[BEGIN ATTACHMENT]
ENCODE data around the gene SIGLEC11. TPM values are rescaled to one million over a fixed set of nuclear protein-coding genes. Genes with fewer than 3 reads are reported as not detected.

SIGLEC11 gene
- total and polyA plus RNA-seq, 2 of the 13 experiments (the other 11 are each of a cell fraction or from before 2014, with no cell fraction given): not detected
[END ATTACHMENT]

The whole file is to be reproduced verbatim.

ENCODE data around the gene SIGLEC11. TPM values are rescaled to one million over a fixed set of nuclear protein-coding genes. Genes with fewer than 3 reads are reported as not detected.

SIGLEC11 gene
- total and polyA plus RNA-seq, 2 of the 13 experiments (the other 11 are each of a cell fraction or from before 2014, with no cell fraction given): not detected